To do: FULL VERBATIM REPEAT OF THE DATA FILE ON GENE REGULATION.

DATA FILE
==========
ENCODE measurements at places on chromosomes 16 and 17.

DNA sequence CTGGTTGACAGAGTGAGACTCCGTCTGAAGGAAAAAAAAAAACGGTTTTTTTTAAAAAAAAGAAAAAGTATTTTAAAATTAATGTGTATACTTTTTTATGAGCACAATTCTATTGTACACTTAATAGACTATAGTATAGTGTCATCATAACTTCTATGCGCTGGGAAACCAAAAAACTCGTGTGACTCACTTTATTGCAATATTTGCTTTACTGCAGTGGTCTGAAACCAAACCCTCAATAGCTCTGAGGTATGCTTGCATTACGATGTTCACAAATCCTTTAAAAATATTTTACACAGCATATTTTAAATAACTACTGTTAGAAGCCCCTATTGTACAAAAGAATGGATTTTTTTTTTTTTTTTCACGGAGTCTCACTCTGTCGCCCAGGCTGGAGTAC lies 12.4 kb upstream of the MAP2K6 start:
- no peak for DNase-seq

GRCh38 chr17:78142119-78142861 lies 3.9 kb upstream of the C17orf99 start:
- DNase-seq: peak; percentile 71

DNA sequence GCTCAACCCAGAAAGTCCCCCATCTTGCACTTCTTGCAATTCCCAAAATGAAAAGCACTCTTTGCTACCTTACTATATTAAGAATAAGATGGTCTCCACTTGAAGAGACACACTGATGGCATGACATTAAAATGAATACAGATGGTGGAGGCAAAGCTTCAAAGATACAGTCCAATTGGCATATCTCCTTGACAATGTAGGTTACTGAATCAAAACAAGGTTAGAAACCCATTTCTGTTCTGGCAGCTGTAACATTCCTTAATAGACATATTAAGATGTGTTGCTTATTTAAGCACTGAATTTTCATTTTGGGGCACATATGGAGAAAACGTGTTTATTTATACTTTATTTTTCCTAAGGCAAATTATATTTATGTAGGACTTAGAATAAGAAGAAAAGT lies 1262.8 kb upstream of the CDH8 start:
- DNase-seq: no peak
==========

ENCODE measurements at places on chromosomes 16 and 17.

DNA sequence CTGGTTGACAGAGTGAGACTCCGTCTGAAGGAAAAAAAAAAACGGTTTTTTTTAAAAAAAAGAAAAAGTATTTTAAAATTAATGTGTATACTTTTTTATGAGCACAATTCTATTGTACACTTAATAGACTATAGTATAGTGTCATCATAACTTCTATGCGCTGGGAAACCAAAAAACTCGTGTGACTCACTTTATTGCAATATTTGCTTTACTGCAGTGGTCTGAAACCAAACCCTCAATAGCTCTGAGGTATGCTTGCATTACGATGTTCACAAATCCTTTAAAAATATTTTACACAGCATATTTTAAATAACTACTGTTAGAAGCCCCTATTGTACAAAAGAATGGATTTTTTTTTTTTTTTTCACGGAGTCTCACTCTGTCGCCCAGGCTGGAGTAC lies 12.4 kb upstream of the MAP2K6 start:
- no peak for DNase-seq

GRCh38 chr17:78142119-78142861 lies 3.9 kb upstream of the C17orf99 start:
- DNase-seq: peak; percentile 71

DNA sequence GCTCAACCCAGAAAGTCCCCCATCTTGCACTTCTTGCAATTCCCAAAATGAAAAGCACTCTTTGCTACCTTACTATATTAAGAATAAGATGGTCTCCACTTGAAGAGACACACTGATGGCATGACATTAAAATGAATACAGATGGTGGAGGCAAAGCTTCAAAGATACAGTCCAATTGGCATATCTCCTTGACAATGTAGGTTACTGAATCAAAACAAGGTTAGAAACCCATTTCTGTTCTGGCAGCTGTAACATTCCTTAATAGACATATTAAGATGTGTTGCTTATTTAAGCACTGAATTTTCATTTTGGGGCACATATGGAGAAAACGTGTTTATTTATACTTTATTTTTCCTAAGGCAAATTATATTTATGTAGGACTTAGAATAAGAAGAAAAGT lies 1262.8 kb upstream of the CDH8 start:
- DNase-seq: no peak